war news from VN fnf

 

116 TV news = ghosts of a hundred relatives, family friends, playmates

[Baby Jessica!] fnf

The enemy x one of them

Our war

But I didn’t know the words, even in Vietnamese [fnf , irony]

 

117 blood relations

Holding my little boy like a prize

Big desolate America swallowed us up

Vietnam delicate teacup > America banquet platter

Inviting hungry immigrants

Dreams > 121

Greedy Republicans

In America I was as big as my voice

 

118 episode omittable, reality pressure (nonfiction)

Las Vegas

 

119 baby sitter

 

119-20 leave my child with stranger

 

120 cf. casino and market

$10 in Danang

 

121 Vietnam Veterans; cf. Monkey Bridge

Ed’s sons fnf

See each other as people; cf. long-lost cousin fnf

[fiction dependent on family relation or courtship; memoir accepts contingency of relations]

All orphans of the same shattered dream > 117

Funny white dust

 

122 snow

It burn!

More American magic

Buddhist heaven and hell

Atone for sins of many past lives x deathbed confession

 

123 [humor]

Atoning for a lot of bad karma

 

124 vision of stag at lake

Buddha compassion [cf. M H Kingston novel, imposition of old myths on new land; cf. Pilgrims]

 

125 good and evil lie down together and peace blooms: America

Starving now > great American banquet

 

 

 

J. Christine Moon, "'What Color would you Like, Ma'am?"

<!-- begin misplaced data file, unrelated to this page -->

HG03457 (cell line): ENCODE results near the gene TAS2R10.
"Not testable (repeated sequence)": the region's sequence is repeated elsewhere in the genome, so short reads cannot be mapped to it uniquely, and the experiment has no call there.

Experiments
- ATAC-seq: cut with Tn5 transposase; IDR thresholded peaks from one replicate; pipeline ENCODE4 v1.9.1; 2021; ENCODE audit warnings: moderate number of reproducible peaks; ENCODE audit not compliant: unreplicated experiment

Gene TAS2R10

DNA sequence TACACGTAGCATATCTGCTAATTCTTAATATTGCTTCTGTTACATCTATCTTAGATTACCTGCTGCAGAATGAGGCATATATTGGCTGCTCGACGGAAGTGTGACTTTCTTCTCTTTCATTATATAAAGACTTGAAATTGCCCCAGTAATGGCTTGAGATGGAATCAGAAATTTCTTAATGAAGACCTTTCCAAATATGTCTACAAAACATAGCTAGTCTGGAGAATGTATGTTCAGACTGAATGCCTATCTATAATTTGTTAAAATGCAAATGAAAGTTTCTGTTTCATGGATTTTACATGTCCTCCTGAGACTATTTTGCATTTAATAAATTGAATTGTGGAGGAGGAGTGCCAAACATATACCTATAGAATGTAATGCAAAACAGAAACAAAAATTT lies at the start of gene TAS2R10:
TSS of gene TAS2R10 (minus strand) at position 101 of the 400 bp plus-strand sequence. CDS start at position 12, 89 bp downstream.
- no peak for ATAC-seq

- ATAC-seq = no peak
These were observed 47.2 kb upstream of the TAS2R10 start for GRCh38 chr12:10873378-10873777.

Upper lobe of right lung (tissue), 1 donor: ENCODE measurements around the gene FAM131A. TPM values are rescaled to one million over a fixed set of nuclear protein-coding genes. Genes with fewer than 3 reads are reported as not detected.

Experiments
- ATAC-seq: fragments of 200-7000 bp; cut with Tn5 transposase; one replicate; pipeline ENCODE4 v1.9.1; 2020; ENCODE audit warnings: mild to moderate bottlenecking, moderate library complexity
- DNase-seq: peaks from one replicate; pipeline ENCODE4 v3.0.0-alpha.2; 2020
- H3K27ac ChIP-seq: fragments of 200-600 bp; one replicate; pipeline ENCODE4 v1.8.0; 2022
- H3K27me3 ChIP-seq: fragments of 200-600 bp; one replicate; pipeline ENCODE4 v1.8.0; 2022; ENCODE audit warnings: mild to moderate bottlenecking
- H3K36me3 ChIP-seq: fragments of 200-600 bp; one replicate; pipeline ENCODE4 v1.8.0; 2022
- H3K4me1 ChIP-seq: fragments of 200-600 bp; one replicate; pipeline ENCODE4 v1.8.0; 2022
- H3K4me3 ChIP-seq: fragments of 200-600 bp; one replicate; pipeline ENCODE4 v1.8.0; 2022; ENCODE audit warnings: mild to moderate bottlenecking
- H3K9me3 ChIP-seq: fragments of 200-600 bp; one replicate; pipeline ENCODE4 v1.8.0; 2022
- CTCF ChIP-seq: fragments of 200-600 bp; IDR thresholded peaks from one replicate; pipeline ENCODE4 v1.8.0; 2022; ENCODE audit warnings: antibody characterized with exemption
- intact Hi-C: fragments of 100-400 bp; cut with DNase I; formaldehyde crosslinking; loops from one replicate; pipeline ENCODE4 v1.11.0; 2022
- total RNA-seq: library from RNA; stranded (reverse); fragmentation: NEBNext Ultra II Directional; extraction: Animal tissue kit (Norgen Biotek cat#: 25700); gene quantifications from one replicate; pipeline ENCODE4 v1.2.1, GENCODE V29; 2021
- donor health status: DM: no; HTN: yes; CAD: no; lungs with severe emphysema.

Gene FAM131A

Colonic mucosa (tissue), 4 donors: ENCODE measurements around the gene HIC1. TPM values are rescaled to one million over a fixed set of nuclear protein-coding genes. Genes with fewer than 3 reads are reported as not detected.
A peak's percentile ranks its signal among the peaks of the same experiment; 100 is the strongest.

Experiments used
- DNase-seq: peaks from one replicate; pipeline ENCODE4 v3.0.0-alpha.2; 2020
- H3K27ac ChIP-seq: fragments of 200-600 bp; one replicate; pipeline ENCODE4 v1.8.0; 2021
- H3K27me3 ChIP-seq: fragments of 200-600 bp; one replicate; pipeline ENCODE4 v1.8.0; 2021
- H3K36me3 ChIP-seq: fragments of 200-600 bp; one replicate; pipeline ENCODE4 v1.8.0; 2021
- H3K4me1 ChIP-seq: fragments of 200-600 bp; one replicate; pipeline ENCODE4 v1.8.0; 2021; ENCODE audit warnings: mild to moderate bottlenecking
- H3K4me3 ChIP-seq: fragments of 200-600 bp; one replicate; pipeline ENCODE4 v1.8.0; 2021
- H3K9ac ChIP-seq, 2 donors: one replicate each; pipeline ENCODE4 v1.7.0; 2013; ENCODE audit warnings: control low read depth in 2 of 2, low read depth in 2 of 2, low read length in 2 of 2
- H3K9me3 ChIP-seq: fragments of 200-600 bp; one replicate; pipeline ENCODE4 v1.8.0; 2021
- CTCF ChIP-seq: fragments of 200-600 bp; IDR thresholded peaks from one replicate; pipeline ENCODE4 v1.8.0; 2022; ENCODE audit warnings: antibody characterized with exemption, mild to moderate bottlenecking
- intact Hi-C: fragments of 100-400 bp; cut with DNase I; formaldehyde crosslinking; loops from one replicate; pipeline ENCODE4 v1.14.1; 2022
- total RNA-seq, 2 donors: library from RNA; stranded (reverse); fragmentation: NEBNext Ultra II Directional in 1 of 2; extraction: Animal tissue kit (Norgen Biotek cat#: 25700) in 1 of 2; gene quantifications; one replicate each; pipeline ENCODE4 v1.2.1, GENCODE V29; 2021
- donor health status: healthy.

1 basketball and Play Station

late nights with friends and not thinking about anything else but having fun [fiction]

2 throwing his backpack on the kitchen floor [fiction]

3 his mother yelling, “Get up! Get up! Tanya not come to shop today. I need you come in.”

the family business: Lavish Nails

nail polish and toe separators [realistic detail] was embarrassing, and surely, as a man, he would feel [fnf]

4 Thien admired his family for their hard work. . . . preferred admiring their hard work at the shop from a distance. After all, he would be a college student soon, and every single member of family counted on his future successes. They would all dream and talk about him becoming Dr. Thien Nguyen.

6 his summer plans of video games and basketball disappearing, replaced by the shop.

7 helping women soak their feet, turning on the back massager, stripping off their old nail polish with acetone.

7 Thien often wondered what it would be like to do household chores for allowance like all the white kids at his school.

8 Some of his friends received money for their grades. Even his friend Brandon . . .

all the A’s received in his honors classes

They always preached to him how difficult it was to escape Vietnam as refugees and come to the United States with nothing.

9 often felt guilty for not helping more at the nail salon. Every penny his parents made meant so much to them. Even though they didn’t have much, Thien had always felt that his parents did their best to give him the things he needed without hesitation

large two-story homes with garages holding multiple cars . . . family vacations for weeks at a time

parents were able to take off work—and able to afford the expense.

10 fantasizing of what it would be like to have friends come over and eat pizza and watch a movie. He could never do that since his home barely had enough space for the people already living there

His parents worked hard, and he knew it was all for him.